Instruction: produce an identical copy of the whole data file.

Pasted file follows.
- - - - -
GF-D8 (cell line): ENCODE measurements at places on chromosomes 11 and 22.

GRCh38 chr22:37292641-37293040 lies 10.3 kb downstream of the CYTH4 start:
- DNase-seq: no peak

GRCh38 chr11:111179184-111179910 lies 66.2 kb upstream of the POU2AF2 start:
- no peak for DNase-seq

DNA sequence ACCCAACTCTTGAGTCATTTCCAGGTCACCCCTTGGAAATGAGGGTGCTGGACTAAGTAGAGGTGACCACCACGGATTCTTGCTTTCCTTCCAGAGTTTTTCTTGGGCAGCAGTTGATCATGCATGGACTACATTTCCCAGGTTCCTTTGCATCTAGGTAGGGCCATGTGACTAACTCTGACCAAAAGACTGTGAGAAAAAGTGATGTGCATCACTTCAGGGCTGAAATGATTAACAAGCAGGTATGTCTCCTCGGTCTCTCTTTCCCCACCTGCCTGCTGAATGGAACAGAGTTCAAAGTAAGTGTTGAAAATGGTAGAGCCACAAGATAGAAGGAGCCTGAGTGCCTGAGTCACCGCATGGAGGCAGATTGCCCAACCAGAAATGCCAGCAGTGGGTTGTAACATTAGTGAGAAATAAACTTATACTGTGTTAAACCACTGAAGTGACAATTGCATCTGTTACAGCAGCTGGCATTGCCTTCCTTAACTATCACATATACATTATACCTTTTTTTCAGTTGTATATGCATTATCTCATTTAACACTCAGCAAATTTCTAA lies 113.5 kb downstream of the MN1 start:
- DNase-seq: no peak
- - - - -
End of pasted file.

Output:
GF-D8 (cell line): ENCODE measurements at places on chromosomes 11 and 22.

GRCh38 chr22:37292641-37293040 lies 10.3 kb downstream of the CYTH4 start:
- DNase-seq: no peak

GRCh38 chr11:111179184-111179910 lies 66.2 kb upstream of the POU2AF2 start:
- no peak for DNase-seq

DNA sequence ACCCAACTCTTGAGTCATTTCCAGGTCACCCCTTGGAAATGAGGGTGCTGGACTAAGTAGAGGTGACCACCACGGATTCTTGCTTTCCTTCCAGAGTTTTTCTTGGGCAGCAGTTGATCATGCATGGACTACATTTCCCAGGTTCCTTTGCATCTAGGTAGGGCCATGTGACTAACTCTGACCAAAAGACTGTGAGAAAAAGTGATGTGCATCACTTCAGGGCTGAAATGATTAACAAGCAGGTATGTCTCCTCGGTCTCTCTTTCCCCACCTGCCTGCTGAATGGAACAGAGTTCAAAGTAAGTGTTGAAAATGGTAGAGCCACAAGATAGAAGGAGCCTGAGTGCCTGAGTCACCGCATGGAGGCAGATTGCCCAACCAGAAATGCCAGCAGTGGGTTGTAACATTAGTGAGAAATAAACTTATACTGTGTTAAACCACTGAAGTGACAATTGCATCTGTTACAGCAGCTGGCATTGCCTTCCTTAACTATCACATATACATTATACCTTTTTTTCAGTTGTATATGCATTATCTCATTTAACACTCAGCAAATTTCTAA lies 113.5 kb downstream of the MN1 start:
- DNase-seq: no peak